We’ve been following Shane Meadows’ rag-tag bunch of disaffected youth for nearly 10 years. As the final instalment, This Is England ’90, airs on Channel 4, Daisy Leverington explains why it’s unmissable telly.
Written by Shane Meadows and Jack Thorne, This is England and This is England ’86 and ’88 are based loosely on Meadows’ own experiences of the 1980s. The original film was released in 2006, following a young Shaun (Thomas Turgoose) and his mates as they become involved in the brutal skinhead culture of 1983. The film was such a success that a series of television episodes followed the group as they grew up through the decade.
Cast predominantly from TV Workshop in Nottingham, the local actors weren’t selected from prestigious drama school alumni, they were just really fucking good at what they did. I’m a huge fan of naturalistic dramas, the ones that make you feel very uncomfortable and refuse to pull the camera away from an ugly situation. Meadows doesn’t shy away from moments of horrific violence or of real love. The end scenes of the film are brutal, but we stay with them.
Friendship and loyalty are played with huge integrity, but never rose-tinted. Milky (Andrew Shim) and Woody’s falling out in ’88 is almost as devastating for us, as we’ve know them for years. We know how much they need and love each other. As an audience we aren’t given the upper hand of knowing more than the characters, which makes a change from a lot of modern TV drama.
“The cast speak how they speak and it’s brilliant to hear the accents of my childhood swearing at me from the telly.”
This Is England ‘86 took us through mod culture and the World Cup, and saw Shaun grow up and leave school. Already a veteran of snogging by now, his first kiss with Smell (Rosamund Hanson) legally requires you to watch it from behind your hands, arsecheeks clenched. It’s really something.
This Is England ’88 (my favourite) takes place over Christmas and follows the fallout from Lol and Woody’s break-up. (Incidentally, Woody’s new girlfriend is played by an actress who I worked with recently, and I asked if we’d been at school together, before belatedly realising who she was and fangirling in the photocopier room.) Lol’s dad (Johnny Harris) is a one-man horror film, and is one of the most psychologically terrifying characters on TV.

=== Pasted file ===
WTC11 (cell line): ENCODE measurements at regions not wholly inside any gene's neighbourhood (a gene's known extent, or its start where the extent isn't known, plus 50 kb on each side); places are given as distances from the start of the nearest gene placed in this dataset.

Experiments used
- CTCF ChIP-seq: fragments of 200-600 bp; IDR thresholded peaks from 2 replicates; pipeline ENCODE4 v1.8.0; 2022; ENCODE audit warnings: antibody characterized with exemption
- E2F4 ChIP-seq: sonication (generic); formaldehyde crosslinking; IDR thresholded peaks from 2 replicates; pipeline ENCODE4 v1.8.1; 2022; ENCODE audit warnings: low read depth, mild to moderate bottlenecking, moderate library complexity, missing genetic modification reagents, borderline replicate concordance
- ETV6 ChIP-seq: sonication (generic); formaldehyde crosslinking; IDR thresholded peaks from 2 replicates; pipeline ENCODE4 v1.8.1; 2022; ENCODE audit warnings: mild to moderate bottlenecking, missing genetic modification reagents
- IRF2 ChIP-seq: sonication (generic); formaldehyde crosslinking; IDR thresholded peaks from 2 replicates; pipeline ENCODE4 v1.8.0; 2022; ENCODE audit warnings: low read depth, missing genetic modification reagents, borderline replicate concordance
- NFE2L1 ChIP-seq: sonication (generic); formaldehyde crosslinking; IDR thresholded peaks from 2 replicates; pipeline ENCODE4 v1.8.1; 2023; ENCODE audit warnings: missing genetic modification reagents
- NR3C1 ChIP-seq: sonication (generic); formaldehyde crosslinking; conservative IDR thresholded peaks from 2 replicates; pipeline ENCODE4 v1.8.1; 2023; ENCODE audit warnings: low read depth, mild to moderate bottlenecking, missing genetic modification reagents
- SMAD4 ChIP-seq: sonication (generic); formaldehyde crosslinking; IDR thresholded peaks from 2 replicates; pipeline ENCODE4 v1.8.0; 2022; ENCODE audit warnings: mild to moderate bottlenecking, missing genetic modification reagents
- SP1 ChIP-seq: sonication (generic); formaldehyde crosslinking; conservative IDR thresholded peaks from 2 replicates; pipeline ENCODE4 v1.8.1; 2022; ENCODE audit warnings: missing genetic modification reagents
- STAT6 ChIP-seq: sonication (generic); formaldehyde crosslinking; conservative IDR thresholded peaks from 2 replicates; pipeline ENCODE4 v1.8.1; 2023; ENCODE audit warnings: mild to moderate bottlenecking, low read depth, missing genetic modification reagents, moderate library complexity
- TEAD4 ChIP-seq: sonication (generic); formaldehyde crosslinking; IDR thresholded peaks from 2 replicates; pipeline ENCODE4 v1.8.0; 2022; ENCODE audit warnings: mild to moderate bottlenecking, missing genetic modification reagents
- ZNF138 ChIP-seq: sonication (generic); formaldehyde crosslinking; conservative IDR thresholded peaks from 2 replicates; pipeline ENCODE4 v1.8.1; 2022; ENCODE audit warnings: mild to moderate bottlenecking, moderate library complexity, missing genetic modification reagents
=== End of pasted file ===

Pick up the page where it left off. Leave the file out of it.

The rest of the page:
There is the most horrific end to ’88, played with raw and unflinching honesty by Joe Gilgun and Vicky McClure as Woody and Lol. Meadows somehow finds a laugh in these scenes – and astonishingly, it works. It’s a hard way to end the series. I can understand Meadows wanting to bring everyone back together again afterwards. I hope ‘90 brings some happiness (or failing that, some decent rave drugs) for the main characters, and I’m hoping Combo (Stephen Graham) gets out of prison too.
Shane Meadows lives and works in Beeston near Nottingham, which isn’t far from me, and I chatted to him at a local film night a couple of years ago. I asked him how he so accurately wrote for a character with (perhaps post-natal) depression in Lol’s ’88 story arc. He replied that it was a mixture of trusting Vicky McClure’s ability to tell Lol’s story and seeing people close to him go through a similar experience.
He isolated McClure from the rest of the team and “put her through the wringer” so that her character’s loneliness was something she was really feeling too. Like Trev’s awful rape scene in ’86, he couldn’t mess about; they just had to go for it and do the best they could to make it as repulsive as it is in real life.
“Shaun’s first kiss with Smell legally requires you to watch it from behind your hands, arsecheeks clenched. It’s really something.”
This no-nonsense punch to the gut is what brings the awful reality of these stories to life. The Q&A is here: https://www.youtube.com/watch?v=4SZjhK36Wxc; I ask my question at 31:53, but the whole thing is worth a look. Apologies for the mumbling, I was a little star struck and trying not to cry. I’ve never seen post-natal depression played well, and never had cause to look out for it until I went through a particularly bad bout myself. I watched in great heaving tears as Lol trudges her way through it. There weren’t enough tissues in Beeston that evening.
The writers, cast and director don’t mess around with fancy exposition in This Is England, they just tell a good story with integrity and honesty. The intonation and local dialect aren’t watered down into generic RP, or hammed up into a Midlands stereotype. The cast speak how they speak and it’s brilliant to hear the accents of my childhood swearing at me from the telly. The grey skies, shit tracksuits, drizzle, gobshitery and pebble-dashed exteriors of my youth are there onscreen, which means they must have existed – which means they must have been important to someone other than me.
There was always someone’s house to call at. It was cold out and warm in. There was always a beer in the fridge. This IS England. It’s my bit of England. It’s where I grew up and what I heard and what I saw and who I am, and it’s fantastic.1874 Views
Daisy Leverington - Actor, mother, expert at winging it.